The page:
"Someone must have known, though," Mavis protested, and hopefully, turning her cousin's thoughts from Broderick's death. "A secret like that couldn't be kept in a large household."
"In that one it could, for their mother died in childbirth and the midwife slipped on the steps after attending to her. She died of a broken neck. Some say Sir Blane killed her just to keep the secret, and there are plenty who believe it. Even if it was an accident, if people can believe such a rumor, what does that tell you about the family?"
Mavis pulled her hands free. "There are always rumors about noblemen, and I'm well aware that Sir Blane could be cruel."
"Cruel and lustful. You saw for yourself how Sir Blane and Broderick treated women. What if Roland is the same?"
Mavis flushed, for she'd more than seen how Sir Blane and Broderick treated women. The memory of Broderick's lewd, leering threats were fresh, and the mention of his name alone was enough to fill her with disgust. Nevertheless, she held to her first impression of his brother Roland. "I'm sure Roland's a better man than his father and brothers. You fell in love with your husband quickly, didn't you? Just as you thought you could be happy with Rheged shortly after meeting him, I believe I can be happy with Roland. Otherwise, I would have refused the betrothal, no matter what my father ordered, or any threats he made."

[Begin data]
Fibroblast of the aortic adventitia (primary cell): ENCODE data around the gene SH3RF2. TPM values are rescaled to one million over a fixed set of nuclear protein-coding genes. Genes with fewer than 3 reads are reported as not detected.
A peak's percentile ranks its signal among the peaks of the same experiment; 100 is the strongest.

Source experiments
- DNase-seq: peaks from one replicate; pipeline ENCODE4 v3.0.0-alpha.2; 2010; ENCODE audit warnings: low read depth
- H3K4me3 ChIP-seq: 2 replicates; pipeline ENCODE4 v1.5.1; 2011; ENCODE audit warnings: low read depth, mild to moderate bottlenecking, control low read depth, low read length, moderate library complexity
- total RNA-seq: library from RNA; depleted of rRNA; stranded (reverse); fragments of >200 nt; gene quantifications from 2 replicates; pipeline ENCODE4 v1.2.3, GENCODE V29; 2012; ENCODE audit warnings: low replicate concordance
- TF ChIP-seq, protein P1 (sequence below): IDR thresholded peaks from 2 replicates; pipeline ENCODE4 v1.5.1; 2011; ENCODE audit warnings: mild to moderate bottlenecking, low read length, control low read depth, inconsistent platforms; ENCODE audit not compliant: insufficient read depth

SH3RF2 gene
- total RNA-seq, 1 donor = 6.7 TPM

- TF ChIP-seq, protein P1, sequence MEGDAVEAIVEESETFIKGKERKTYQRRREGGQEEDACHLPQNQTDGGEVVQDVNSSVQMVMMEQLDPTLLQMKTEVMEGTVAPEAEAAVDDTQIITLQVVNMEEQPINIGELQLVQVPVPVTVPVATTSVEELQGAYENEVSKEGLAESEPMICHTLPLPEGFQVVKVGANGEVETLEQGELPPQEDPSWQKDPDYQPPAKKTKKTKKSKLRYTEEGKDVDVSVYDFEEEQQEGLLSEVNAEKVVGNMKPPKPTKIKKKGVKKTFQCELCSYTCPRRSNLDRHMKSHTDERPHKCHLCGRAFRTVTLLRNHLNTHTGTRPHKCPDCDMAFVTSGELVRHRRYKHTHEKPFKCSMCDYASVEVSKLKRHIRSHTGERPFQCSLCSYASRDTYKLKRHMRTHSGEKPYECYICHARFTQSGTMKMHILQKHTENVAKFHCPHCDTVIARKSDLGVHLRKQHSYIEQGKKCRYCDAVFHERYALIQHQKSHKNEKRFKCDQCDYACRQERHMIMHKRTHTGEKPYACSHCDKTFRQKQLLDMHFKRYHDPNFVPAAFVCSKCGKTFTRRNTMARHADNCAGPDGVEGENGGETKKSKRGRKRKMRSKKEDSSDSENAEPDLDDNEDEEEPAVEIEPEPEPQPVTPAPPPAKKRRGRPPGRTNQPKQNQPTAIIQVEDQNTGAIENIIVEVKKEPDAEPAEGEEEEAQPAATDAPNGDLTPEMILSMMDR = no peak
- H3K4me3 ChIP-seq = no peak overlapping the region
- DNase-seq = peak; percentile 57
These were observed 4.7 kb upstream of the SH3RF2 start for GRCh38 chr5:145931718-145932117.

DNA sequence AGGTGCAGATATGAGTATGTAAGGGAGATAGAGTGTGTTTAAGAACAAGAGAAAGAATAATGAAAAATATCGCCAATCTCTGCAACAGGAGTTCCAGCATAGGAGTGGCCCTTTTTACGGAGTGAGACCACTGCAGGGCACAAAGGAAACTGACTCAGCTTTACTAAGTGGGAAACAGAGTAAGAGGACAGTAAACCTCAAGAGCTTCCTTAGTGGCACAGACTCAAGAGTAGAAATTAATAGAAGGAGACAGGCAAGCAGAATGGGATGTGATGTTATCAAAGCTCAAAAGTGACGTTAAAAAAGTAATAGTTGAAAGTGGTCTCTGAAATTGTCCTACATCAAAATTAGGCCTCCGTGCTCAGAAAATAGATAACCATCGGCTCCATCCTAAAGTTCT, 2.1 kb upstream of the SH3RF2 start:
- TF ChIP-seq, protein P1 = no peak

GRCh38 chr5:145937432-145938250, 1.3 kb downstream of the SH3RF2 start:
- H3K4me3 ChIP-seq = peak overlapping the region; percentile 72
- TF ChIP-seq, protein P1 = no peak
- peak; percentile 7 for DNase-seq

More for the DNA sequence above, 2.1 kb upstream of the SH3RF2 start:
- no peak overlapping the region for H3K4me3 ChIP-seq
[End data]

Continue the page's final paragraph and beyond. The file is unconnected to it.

"Then I suppose I must trust your judgment," Tamsin said with a wry, yet sorrowful, little smile, "but if—"
A furious pounding rattled the chamber door. "My lady!" young Charlie called on the other side. "They're waiting for you in the chapel!"
"We're coming!" Tamsin replied before she hurriedly embraced her cousin. "Promise me that if you're wrong about Roland, if he makes you unhappy or hurts you in any way, you'll come to us at Cwm Bron. There'll be no recriminations, no censure, from me or anyone else."
"I will," Mavis vowed, telling herself she was right about Sir Roland of Dunborough, so there would be no need.
* * *
Sir Roland stood straight as a lance as he awaited his bride in the chapel of Castle DeLac. He kept his expression stoic and impassive, although he had never been so anxious in his life. He could all too easily believe that the bride might not appear. He was, after all, his father's son, and that alone would be enough to scare a woman away, even if she'd agreed when the marriage had first been proposed.